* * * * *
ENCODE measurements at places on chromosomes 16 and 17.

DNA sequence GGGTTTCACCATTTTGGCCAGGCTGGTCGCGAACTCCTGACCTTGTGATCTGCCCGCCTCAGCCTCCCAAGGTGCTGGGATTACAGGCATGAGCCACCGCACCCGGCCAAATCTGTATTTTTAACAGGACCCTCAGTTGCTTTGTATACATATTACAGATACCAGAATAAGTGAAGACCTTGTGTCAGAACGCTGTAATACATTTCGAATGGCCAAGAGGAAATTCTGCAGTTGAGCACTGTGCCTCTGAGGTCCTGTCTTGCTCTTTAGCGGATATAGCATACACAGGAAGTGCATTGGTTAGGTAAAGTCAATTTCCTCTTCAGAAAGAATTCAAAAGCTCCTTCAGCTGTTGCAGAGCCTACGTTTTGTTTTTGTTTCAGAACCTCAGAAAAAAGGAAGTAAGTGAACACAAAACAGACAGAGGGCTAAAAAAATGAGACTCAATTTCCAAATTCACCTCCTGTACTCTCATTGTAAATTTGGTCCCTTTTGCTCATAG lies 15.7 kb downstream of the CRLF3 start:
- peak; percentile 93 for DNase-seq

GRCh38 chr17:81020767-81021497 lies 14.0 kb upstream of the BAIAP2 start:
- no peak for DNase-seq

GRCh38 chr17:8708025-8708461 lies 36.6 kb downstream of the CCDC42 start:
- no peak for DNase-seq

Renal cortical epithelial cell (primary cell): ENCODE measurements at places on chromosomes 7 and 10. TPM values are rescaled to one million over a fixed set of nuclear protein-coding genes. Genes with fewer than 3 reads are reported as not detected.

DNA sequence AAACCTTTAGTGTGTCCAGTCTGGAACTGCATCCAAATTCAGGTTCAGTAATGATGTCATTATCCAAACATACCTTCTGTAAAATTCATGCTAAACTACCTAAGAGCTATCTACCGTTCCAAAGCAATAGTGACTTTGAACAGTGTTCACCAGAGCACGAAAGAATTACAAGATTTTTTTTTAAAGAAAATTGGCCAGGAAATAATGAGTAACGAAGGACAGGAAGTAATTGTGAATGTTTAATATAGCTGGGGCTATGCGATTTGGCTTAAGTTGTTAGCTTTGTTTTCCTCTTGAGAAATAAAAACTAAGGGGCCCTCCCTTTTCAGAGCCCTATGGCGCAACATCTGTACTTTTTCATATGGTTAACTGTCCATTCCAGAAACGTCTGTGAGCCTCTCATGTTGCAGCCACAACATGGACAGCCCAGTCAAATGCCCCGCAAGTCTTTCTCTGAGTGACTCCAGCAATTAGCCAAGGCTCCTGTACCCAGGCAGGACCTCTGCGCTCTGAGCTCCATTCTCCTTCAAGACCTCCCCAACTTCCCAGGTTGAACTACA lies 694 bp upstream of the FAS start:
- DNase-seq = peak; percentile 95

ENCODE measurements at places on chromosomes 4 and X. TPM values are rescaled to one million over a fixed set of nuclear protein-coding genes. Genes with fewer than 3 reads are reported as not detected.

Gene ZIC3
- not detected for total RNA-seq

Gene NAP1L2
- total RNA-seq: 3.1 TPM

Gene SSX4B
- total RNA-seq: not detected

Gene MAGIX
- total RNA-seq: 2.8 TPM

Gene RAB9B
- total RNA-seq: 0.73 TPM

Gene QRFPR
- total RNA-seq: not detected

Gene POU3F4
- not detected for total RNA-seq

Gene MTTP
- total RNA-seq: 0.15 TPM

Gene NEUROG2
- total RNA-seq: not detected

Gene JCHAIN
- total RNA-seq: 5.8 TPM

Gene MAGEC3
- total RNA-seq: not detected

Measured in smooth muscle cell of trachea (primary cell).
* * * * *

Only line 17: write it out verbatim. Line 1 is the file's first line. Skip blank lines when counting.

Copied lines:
- total RNA-seq: not detected